Did You Know?

At least 80% of premature heart disease, stroke and type 2 diabetes and 40% of cancer could be prevented through healthy diet, regular physical activity and avoidance of tobacco products.

Did You Know?



Shared Vision: An Integrated system of chronic disease prevention

Canadians will be supported by a comprehensive, sufficiently resourced, sustainable, and integrated system of research, surveillance, policies, and programs that promote health and prevent chronic disease.

The system will:

  • Link together and build upon existing initiatives in a co-ordinated and synergistic way
  • Involve more than the health sector, it would include among others, transportation, planning, education, social services, and recreation
  • Reflect a Canadian society that values health as a fundamental goal and right

The Chronic Disease Prevention System will be based on underlying values reflected in these guiding principles:

  • Population based: Take a population-based public health approach to system development. Chronic disease prevention should be done in a health  promoting way, with a focus on enabling systems, healthy public policy, mediating structures, and consideration of the broader determinants of health.
  • Reducing inequalities: Reduce inequalities in risk factor prevalence and chronic disease burden, at the same time that aggregate risk factor and disease rates for the entire population are improved. Measures should seek to ensure equal access to opportunities for the avoidance of chronic disease, including access to preventive programs, and factors that can promote health (e.g. food security).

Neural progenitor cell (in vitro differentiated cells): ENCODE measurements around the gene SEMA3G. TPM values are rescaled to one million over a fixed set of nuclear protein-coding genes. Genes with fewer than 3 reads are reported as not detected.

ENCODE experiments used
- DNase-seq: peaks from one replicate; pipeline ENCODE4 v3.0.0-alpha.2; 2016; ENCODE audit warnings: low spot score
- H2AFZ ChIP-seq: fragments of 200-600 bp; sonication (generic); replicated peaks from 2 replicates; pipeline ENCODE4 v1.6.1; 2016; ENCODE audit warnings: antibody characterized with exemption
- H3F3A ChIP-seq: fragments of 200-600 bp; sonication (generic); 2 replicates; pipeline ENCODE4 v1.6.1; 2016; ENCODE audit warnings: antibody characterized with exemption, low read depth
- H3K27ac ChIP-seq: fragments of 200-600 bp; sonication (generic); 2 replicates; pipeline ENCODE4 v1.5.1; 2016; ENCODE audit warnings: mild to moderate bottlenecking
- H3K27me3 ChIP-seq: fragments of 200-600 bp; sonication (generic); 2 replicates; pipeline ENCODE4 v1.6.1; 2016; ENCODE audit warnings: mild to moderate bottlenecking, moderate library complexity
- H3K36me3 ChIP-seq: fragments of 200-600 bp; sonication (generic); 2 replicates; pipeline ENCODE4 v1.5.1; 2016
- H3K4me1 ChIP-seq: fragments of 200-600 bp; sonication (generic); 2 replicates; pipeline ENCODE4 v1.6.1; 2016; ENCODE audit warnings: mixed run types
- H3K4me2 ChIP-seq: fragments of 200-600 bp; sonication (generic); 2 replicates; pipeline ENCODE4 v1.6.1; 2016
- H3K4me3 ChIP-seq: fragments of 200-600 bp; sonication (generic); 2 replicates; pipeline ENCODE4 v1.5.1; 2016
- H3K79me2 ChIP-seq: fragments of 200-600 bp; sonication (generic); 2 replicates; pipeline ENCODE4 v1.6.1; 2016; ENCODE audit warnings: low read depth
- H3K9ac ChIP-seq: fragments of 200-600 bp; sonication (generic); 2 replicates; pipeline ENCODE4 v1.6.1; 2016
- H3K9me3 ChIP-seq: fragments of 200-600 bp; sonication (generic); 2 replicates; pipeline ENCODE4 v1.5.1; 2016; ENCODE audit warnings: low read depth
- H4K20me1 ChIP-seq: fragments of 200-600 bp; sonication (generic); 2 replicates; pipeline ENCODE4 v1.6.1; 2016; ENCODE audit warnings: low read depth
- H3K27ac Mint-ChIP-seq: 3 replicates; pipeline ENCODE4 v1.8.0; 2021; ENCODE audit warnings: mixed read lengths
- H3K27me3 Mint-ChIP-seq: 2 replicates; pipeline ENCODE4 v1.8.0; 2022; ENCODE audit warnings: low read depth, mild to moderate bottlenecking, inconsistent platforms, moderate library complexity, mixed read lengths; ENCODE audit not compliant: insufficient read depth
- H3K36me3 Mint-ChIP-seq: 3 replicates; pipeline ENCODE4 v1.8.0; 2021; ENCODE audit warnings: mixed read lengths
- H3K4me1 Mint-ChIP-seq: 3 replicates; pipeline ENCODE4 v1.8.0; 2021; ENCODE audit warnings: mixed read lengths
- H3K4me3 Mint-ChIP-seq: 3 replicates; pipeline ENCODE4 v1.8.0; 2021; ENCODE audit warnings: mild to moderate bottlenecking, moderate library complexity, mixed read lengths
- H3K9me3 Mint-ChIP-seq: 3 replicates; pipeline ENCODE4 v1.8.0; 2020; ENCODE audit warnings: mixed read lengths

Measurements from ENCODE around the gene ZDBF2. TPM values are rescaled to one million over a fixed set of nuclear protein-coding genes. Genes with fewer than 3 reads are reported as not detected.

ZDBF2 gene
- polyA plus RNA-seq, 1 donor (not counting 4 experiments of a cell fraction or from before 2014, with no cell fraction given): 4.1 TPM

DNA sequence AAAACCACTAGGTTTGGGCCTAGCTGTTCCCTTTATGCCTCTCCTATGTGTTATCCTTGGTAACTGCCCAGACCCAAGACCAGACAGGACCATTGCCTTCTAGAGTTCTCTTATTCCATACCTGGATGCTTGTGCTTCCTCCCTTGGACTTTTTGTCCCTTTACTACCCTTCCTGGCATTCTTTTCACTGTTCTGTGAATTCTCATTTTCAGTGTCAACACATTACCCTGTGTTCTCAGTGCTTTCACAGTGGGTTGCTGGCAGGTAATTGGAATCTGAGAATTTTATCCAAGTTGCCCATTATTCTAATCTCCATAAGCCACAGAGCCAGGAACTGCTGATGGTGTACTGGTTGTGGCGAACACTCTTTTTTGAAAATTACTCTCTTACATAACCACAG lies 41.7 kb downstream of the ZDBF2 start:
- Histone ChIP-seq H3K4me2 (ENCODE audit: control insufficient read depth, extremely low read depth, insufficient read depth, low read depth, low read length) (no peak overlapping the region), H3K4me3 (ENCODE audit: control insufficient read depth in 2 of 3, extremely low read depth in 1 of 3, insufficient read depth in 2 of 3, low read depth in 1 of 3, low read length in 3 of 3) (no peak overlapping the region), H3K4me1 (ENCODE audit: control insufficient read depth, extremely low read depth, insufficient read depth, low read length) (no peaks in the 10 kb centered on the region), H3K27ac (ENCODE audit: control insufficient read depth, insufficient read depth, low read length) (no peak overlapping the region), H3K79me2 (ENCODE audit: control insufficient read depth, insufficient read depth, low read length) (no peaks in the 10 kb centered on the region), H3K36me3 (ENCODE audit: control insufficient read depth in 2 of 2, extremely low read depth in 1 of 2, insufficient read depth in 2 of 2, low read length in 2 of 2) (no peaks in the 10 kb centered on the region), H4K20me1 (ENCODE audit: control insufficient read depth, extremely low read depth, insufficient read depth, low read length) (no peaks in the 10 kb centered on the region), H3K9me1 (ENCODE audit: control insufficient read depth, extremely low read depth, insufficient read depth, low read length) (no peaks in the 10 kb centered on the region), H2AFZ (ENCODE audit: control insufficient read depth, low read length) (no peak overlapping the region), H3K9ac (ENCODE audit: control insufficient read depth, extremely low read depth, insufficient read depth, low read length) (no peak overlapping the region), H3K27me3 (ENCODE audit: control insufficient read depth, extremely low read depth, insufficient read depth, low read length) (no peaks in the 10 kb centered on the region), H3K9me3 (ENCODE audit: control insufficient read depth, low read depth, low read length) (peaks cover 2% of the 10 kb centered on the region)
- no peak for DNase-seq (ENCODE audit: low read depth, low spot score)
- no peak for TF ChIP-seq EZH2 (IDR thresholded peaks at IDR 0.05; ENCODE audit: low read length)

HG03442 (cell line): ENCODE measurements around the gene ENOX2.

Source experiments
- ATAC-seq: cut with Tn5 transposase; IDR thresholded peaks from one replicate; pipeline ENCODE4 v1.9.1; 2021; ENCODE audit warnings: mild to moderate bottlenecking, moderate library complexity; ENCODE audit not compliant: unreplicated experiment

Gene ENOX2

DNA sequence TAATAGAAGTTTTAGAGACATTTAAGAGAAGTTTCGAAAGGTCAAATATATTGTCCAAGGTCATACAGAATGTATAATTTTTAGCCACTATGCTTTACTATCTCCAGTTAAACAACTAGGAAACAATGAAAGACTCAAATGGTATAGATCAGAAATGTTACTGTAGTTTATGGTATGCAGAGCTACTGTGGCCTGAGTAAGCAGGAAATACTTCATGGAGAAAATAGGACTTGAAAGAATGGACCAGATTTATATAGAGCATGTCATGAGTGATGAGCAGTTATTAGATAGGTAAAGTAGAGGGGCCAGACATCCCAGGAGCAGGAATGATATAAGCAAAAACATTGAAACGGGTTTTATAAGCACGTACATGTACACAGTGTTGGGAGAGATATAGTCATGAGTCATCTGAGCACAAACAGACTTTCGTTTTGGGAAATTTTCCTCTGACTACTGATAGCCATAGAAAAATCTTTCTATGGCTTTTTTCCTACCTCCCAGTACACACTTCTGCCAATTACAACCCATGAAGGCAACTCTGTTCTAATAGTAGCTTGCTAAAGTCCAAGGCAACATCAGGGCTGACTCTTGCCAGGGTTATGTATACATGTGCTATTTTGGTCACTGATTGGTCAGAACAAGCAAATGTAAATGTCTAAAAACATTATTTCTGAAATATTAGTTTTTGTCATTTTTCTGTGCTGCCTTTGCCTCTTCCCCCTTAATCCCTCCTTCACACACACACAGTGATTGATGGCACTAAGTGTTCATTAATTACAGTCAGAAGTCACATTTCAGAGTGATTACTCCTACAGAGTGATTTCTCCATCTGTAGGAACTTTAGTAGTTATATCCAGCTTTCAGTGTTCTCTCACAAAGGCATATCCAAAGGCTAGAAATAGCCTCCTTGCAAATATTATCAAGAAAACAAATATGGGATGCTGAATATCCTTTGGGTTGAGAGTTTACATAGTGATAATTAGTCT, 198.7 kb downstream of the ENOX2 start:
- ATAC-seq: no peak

• Integration and coordination: Integrated and coordinated collaborative action for cost-effectiveness and increase in the opportunities for learning. There are many stakeholder organizations and coordination will enhance effectiveness and create synergy.
  • Comprehensiveness: Ensure multifaceted interventions are implemented. This should include a focus on multiple risk factors, multiple approaches (policy, program, and media), implemented in multiple settings/locations/environments, and address multiple segments of Canadian society. Actions in various settings and at various levels should be mutually supportive and reinforcing.
  • Focus on excellence: The iterative linkage between science, policy, and practice should lead to evidence-based decision-making, quality assurance, and evaluation.
  • Best practices: The system should be defined based on the best available evidence, with latitude for different types of evidence and decisions that must be made vis-à-vis interventions in various health promotion settings.
  • Capacity building: Focus on capacity building with strong linkages. The most promising interventions have multiple interventions in multiple settings at the community level with supportive action at the provincial/territorial and national levels.
  • Accountability: Increased funding is required for planning, implementing and evaluating the system. Systematic and meaningful measures of effectiveness and reporting need to be in place. The system should be designed with achievable and quantifiable goals/objectives for specified timeframes.
  • Sustainability: It will take time to establish the system and time before impact is seen. Strong leadership is required that has clear responsibilities, adequate resources and accountability. The system should be funded for sufficient duration to see clear, measurable results.
  • Collaborative Leadership: To facilitate joint problem solving and decision making amoung key stakeholders.
  • Advocacy: There is a need to advocate in order to influence public opinion and societal attitudes. This will bring about changes in government, community and or institutional policies.

Please see the CDPAC logic model that incorporates the vision and function of CDPAC.

Top of Page